Once exclusively applied to the beloved and iconic Australian animal, the word WOMBAT is now making ripples on the global scientific stage for something else entirely – as a valuable tool in the fight against global warming.
WOMBAT (the Wollongong Methodology for Bayesian Assimilation of Trace-gases) is a framework developed by a team of predominantly University of Wollongong (UOW) researchers, used to estimate the flux of carbon dioxide (CO2) at the Earth’s surface on a global scale.
Understanding CO2 flux is critical to global efforts of mitigating atmospheric CO2 and global warming.
More recently, after publishing a paper about WOMBAT in the Geoscientific Model Development journal the research team won three awards at the international 2023 Joint Statistical Meetings (JSM), held in Ontario, Canada.
The Outstanding Statistical Application Award and the Statistics in Physical Engineering Sciences Award from the American Statistical Association, and the Mitchell Prize from the International Society for Bayesian Analysis are among the most prestigious in the field of applied statistics. Winning one award is a huge achievement – winning three is exceptional and a first since the establishment of the most recent award in 2015.
WOMBAT was conceived in 2015 by Associate Professor Andrew Zammit Mangion and Distinguished Professor Noel Cressie from UOW’S National Institute for Applied Statistics Research Australia (NIASRA).
“I was told that many people had attempted to solve this problem and failed after several years of trying, and it was made clear to me that it was a big risk going down this research path,” Associate Professor Zammit Mangion said.
“Eight years later, winning these prizes is testament that we managed to push the boundaries of what was thought possible when estimating and quantifying uncertainty in the sources and sinks of carbon dioxide from satellite data.
“It’s a privilege for our team to be acknowledged in this way by the international scientific community.”
WOMBAT arose because the two academics, who shared an interest in atmospheric trace gases such as carbon dioxide, wanted to develop statistical methodology for finding where trace gases come from and go to on the Earth’s surface.
“We were seeing many impressive techniques for estimating the ‘sources and sinks’ (flux) of a trace gas like carbon dioxide from satellite data, but we wondered whether we could improve the uncertainty quantification aspects associated with these techniques,” Associate Professor Zammit Mangion said.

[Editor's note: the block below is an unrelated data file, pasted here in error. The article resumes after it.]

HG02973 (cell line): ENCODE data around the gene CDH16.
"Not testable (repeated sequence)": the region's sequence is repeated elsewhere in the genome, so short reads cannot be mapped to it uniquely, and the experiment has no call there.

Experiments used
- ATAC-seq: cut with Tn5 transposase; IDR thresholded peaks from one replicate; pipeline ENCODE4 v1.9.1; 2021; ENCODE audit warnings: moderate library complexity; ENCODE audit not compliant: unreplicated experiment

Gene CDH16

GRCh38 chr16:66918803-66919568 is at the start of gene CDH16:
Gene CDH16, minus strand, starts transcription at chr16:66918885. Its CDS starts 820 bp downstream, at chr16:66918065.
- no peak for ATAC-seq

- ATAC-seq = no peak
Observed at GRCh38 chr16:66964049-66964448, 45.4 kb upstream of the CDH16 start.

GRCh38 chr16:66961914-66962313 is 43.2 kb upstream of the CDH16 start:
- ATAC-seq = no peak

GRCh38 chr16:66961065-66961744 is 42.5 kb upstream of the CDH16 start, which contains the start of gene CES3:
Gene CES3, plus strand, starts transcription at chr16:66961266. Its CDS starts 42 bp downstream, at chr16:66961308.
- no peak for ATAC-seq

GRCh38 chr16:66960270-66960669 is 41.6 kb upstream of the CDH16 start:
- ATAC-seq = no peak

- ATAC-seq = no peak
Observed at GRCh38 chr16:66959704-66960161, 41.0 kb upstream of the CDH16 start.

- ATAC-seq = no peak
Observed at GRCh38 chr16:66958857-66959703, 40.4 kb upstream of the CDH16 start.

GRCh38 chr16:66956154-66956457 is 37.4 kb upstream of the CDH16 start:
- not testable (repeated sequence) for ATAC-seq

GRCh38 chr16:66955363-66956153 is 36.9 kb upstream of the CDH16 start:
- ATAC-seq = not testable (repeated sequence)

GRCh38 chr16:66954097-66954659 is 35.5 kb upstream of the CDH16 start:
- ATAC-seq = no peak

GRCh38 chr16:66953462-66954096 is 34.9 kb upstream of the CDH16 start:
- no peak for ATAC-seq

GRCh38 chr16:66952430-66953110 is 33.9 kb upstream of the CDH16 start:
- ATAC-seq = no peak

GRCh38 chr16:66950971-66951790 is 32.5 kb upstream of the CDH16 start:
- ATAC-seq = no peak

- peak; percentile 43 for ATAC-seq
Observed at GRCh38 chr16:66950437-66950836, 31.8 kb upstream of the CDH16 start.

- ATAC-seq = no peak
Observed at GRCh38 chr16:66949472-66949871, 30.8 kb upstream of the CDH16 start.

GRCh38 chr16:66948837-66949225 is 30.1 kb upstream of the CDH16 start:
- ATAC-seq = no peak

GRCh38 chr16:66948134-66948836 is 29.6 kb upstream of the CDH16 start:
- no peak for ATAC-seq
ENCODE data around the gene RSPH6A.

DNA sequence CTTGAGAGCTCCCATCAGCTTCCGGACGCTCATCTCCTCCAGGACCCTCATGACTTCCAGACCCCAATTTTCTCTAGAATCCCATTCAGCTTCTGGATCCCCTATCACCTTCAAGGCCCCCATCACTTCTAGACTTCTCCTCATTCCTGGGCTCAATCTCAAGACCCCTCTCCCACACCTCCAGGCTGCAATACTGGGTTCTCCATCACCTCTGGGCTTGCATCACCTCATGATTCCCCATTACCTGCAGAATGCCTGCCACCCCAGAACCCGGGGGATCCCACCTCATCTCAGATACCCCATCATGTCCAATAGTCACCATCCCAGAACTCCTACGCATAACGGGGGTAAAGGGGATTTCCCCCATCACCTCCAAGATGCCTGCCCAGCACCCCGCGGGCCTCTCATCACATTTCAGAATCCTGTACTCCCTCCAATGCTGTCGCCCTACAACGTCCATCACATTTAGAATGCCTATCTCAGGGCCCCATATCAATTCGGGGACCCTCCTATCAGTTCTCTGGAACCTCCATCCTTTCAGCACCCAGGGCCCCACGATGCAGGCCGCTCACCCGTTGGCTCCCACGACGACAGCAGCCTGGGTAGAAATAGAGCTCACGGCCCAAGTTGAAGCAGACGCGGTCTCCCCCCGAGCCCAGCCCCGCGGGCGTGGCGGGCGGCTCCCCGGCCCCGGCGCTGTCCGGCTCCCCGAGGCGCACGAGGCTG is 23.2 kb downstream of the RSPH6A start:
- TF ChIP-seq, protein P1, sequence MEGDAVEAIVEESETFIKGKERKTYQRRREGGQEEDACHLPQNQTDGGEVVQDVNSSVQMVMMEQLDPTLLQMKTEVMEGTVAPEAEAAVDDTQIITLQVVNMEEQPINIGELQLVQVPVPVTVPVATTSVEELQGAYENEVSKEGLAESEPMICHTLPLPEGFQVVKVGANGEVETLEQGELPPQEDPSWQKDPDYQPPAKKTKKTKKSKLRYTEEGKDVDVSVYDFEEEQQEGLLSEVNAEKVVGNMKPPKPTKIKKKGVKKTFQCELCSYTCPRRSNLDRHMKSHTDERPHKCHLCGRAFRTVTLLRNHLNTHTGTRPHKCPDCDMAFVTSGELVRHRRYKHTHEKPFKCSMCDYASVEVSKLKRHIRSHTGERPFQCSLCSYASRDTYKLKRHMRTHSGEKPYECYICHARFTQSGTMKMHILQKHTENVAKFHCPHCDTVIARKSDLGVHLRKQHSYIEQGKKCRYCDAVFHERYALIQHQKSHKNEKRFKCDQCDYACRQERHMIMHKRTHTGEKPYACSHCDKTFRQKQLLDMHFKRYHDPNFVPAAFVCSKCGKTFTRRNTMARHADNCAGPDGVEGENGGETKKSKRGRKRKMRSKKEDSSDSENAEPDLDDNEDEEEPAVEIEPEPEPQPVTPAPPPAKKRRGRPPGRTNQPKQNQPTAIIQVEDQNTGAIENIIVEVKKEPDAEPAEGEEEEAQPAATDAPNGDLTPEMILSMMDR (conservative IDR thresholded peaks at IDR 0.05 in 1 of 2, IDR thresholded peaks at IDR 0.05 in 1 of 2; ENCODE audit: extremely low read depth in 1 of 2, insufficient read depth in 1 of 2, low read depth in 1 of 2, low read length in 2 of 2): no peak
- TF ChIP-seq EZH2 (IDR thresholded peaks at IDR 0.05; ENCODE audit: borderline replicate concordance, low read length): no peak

UOW School of Mathematics and Applied Statistics senior research fellow Dr Bertolacci joined the team in 2019, helping design the methodology behind WOMBAT and writing most of the software that powers it.
“When you’re trying to estimate something over the whole globe, there is a lot of uncertainty. And what we do that most systems don’t do is try and quantify the uncertainty at every level, from the measurement all the way up to our prior scientific understanding of where those sources and sinks should be,” he said.
“The most challenging part was that we had to integrate multiple disciplines together … from atmospheric chemistry through to statistics and a bit of geophysics. And once you put all of that together, there’s just a lot of complexity that we had to work through.”
The team also includes three atmospheric chemists (Associate Professor Jenny Fisher, UOW, Dr Ann Stavert, CSIRO, and Professor Matthew Rigby, University of Bristol) and UOW IT specialist Dr Yi Cao.
An atmospheric scientist from UOW’s School of Earth, Atmospheric and Life Sciences, Associate Professor Fisher’s role in the project was to help the team use the atmospheric model that linked the fluxes to the satellite observations.
“The really big problem that everyone’s interested in is how much CO2 is coming out of the Earth’s surface, whether that’s from natural sources or from human activities like burning fossil fuels,” Associate Professor Fisher said.
“It would be great if we could measure those fluxes directly, but what we measure is the concentration of CO2 in the atmosphere. By the time we get to the satellite where we’re making that measurement, all of those different sources have mixed, they’ve travelled really far downwind, and we need some way to go from the concentration in the observation back to where that source originally came from. For that we use atmospheric transport models and that’s really where my part of the project linked in.”
For more information visit the University of Wollongong’s Global CO2 Flux webpage.